Sprinkler installer fitting a sprinkler head in a newly constructed home.

AFFORDABLE PROTECTION Research has found that the cost of installing home fire sprinklers is on average about one percent of a home's total construction cost. Photograph: Getty Images

After leaving Costa Mesa to become fire chief of the San Clemente, California, Fire Department, Ron Coleman embraced the educator role when he began his mission to sprinkler every new home in town. “Our city manager told me [in the mid-1970s], ‘we’re going to quadruple the size of the city in 10 years. I’d like you to do whatever you can to limit the fire problem.’” Coleman advocated for a home fire sprinkler ordinance; over the course of five years, he organized close to 50 live demonstrations for his city council using sprinklered and unsprinklered structures.

Pushback was swift, and included resistance from Coleman’s colleagues in the fire service. “Several fire chiefs told me my fire service career was over due to my advocacy for fire sprinklers,” he says, adding that some fire service members still believe fire sprinkler ordinances will make their jobs obsolete. “Most of the arguments also being articulated by the National Association of Home Builders at the time haven’t changed significantly since 30 years ago. They still say [fire sprinkler ordinances] will kill housing.”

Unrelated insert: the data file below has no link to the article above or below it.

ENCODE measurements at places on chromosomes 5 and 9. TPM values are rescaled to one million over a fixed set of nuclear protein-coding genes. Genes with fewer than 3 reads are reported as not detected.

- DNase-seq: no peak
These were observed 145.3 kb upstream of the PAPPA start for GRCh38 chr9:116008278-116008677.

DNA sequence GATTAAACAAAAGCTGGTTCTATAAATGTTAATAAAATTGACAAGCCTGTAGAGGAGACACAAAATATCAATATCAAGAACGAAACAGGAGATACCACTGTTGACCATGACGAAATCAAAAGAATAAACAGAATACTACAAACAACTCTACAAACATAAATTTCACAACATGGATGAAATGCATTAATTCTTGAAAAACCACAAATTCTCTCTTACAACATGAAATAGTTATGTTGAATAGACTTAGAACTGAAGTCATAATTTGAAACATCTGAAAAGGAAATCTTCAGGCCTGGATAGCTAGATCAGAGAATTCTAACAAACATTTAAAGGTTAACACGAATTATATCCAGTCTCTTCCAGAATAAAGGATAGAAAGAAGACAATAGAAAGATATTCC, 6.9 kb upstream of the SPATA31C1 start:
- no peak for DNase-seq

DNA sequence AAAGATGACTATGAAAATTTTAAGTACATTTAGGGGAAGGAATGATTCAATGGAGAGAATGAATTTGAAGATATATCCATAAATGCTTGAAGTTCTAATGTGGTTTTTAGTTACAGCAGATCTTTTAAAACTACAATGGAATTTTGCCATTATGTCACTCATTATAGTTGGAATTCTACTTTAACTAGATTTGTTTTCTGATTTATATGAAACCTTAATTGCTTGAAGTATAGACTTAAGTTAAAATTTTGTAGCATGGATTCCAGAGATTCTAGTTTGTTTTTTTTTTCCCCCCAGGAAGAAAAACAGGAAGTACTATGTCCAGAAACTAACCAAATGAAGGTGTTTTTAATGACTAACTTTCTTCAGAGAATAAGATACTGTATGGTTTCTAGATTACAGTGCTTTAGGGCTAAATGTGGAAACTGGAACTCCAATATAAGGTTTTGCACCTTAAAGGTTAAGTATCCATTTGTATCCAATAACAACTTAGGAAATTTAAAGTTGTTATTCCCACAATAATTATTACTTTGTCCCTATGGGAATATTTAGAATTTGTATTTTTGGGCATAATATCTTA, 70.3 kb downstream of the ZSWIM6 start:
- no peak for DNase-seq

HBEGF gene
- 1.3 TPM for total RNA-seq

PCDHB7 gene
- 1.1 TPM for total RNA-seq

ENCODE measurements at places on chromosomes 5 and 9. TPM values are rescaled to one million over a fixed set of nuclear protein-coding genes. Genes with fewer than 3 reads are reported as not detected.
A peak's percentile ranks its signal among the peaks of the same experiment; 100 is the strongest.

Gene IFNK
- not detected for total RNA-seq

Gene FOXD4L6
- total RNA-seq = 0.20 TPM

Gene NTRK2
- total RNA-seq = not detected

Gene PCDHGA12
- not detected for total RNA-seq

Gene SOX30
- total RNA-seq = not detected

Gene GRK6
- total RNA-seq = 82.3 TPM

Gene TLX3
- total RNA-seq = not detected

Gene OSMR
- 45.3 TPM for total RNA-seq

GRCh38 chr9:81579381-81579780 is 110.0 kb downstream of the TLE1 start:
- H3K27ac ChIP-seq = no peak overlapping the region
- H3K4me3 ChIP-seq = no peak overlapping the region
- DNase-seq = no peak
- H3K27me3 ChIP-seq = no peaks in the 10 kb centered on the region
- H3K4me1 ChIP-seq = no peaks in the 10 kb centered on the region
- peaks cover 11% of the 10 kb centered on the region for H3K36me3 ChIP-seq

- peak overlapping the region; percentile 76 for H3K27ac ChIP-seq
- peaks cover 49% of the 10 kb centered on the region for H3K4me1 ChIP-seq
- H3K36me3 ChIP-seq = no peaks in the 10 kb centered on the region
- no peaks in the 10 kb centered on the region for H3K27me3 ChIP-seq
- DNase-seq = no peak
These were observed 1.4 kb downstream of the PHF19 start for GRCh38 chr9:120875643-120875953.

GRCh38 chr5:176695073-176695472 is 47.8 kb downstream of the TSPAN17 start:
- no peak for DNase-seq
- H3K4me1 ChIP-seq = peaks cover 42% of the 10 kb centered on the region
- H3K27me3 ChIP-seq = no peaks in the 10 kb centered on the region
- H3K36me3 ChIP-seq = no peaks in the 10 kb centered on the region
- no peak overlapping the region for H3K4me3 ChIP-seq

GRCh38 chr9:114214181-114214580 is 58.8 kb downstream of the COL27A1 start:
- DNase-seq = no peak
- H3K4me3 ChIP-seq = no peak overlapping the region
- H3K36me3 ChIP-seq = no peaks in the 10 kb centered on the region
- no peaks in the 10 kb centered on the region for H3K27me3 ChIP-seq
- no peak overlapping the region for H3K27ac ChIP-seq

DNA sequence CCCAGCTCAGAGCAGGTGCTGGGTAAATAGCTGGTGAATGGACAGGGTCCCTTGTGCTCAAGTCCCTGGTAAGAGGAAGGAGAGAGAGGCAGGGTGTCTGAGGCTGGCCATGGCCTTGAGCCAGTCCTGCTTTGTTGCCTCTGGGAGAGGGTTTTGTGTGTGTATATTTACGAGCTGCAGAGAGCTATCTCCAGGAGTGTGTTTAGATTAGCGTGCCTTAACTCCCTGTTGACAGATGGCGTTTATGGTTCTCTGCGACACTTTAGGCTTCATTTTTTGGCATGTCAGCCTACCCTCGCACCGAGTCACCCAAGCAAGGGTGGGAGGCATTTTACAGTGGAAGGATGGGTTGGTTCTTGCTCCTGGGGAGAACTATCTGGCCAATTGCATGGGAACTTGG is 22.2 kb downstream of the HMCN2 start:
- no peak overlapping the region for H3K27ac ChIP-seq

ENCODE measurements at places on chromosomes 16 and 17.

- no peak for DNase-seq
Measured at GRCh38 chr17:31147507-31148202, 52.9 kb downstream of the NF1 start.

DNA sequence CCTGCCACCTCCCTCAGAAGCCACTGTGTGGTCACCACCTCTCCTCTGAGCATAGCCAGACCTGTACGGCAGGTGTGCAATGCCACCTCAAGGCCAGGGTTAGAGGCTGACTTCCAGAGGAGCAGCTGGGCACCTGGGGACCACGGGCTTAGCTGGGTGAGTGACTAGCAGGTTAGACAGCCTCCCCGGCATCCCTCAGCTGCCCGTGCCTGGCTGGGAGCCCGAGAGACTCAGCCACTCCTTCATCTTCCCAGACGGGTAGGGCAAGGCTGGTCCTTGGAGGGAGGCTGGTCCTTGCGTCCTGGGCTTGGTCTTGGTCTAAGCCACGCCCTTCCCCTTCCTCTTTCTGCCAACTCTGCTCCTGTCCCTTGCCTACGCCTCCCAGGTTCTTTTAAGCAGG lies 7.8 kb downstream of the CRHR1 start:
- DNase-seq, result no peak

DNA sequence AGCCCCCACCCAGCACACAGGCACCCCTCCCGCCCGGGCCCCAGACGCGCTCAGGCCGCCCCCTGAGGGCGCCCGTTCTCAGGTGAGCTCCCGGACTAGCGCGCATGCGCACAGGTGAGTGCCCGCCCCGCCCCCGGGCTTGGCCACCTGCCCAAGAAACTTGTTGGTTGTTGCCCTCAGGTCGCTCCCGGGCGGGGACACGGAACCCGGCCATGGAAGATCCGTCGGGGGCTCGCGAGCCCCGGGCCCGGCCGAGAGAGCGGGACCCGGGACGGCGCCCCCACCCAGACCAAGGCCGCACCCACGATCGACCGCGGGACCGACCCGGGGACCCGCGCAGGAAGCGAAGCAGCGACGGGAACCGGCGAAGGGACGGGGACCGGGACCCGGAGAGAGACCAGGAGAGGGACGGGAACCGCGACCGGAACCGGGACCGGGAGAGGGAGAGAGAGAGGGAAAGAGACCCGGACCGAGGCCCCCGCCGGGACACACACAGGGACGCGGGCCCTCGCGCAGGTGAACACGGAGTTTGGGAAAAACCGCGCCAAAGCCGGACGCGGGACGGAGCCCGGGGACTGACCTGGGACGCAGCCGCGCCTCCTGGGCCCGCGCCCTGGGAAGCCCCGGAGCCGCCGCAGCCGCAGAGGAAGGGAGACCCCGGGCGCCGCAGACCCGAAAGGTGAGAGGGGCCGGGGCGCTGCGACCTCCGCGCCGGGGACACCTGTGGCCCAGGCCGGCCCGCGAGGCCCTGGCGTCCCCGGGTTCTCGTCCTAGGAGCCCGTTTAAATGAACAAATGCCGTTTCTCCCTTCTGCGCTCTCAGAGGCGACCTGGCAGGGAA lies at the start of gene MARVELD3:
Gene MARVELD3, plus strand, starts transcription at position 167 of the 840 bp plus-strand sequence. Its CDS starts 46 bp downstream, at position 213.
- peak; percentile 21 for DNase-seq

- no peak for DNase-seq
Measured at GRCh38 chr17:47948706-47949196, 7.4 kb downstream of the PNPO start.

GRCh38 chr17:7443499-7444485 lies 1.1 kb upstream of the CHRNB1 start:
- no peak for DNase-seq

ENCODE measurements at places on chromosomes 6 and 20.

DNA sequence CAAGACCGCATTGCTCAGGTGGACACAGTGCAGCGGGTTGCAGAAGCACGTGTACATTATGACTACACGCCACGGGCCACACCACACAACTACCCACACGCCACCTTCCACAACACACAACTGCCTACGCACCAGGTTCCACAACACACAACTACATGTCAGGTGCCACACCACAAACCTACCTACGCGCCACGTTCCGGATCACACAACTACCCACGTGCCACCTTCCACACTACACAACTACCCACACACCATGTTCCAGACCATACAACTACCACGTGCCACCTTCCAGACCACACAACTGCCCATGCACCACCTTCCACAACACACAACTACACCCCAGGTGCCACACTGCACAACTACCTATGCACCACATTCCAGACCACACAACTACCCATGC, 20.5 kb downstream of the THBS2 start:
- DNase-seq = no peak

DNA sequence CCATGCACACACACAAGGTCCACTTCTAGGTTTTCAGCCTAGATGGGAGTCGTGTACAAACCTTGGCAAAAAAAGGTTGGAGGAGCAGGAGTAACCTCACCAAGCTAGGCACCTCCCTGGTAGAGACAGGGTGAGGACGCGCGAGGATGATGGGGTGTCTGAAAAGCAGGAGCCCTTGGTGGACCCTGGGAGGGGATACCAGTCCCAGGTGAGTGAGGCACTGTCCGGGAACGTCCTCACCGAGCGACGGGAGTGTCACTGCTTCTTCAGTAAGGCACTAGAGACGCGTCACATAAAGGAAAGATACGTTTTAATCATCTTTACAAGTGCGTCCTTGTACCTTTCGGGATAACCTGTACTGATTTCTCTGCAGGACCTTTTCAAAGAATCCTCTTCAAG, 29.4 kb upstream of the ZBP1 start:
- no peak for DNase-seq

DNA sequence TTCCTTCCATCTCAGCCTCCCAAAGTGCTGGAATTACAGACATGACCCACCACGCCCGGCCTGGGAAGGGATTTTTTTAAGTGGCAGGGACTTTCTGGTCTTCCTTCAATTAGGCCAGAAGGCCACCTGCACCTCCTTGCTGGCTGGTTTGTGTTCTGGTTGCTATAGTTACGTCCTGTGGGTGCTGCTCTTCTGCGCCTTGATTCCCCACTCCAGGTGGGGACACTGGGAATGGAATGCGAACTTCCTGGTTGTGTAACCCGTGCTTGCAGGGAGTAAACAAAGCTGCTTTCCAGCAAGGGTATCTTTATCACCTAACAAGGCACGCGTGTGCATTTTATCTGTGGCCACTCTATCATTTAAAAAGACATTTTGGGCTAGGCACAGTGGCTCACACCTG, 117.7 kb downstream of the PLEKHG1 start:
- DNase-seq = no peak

Coleman’s relentless mythbusting and tailored demonstrations paid off; San Clemente’s ordinance to sprinkler its new homes, the country’s first, was passed in 1979. More than 150 California communities passed similar local ordinances over the next two decades, making the passage of a statewide requirement in 2010 palatable to both the state’s fire service and the local homebuilding association. Countering the popular homebuilder claim that sprinkler requirements stall housing development, California built more than 130,000 single-family homes and more than 150,000 multi-family homes between 2011, when the statewide requirement took effect, and 2014, according to published sources.